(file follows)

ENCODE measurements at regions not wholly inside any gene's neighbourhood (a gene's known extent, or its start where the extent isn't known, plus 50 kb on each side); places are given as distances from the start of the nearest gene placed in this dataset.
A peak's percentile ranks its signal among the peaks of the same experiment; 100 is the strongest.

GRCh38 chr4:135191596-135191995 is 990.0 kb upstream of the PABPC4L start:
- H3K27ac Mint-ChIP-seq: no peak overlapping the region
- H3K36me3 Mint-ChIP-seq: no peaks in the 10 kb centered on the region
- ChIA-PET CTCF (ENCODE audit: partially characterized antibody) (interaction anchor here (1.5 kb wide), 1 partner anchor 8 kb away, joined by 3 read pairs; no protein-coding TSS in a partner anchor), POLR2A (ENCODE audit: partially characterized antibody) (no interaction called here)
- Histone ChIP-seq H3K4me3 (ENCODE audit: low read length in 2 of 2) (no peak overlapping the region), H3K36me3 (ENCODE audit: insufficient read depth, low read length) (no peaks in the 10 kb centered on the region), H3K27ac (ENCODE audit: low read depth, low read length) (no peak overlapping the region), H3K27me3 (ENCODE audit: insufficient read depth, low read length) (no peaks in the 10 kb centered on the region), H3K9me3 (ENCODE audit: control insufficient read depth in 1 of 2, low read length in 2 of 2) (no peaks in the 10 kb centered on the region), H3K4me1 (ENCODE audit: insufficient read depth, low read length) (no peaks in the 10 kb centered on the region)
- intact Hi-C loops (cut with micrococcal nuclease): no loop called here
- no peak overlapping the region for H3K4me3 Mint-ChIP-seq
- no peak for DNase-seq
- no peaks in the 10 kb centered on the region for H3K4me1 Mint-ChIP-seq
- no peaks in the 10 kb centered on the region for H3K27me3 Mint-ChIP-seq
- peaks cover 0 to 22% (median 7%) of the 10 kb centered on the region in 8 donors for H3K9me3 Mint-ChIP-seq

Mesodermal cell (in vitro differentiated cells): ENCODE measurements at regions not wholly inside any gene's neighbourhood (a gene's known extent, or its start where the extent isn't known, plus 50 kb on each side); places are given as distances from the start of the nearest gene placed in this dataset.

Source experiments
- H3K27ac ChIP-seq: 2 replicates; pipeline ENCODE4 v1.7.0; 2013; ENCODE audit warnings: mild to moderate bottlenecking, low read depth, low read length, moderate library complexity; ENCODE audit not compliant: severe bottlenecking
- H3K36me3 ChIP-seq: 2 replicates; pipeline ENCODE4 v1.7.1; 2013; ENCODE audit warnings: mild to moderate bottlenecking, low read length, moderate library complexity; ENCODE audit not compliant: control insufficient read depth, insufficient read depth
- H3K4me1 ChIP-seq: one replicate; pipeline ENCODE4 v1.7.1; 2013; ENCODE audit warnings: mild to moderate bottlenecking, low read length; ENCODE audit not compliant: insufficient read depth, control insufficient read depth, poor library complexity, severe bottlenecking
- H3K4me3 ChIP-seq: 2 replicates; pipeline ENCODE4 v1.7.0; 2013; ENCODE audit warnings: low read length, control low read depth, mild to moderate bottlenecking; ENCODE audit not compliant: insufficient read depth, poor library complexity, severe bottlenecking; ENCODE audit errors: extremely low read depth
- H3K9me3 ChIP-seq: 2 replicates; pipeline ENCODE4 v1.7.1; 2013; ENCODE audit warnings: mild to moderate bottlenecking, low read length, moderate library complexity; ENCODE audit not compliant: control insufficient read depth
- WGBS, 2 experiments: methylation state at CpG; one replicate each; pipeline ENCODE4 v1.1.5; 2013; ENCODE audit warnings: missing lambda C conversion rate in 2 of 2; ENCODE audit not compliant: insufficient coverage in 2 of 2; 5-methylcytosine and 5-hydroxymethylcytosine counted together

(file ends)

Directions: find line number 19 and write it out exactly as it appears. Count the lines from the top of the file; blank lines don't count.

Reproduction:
- H3K4me3 ChIP-seq: 2 replicates; pipeline ENCODE4 v1.7.0; 2013; ENCODE audit warnings: low read length, control low read depth, mild to moderate bottlenecking; ENCODE audit not compliant: insufficient read depth, poor library complexity, severe bottlenecking; ENCODE audit errors: extremely low read depth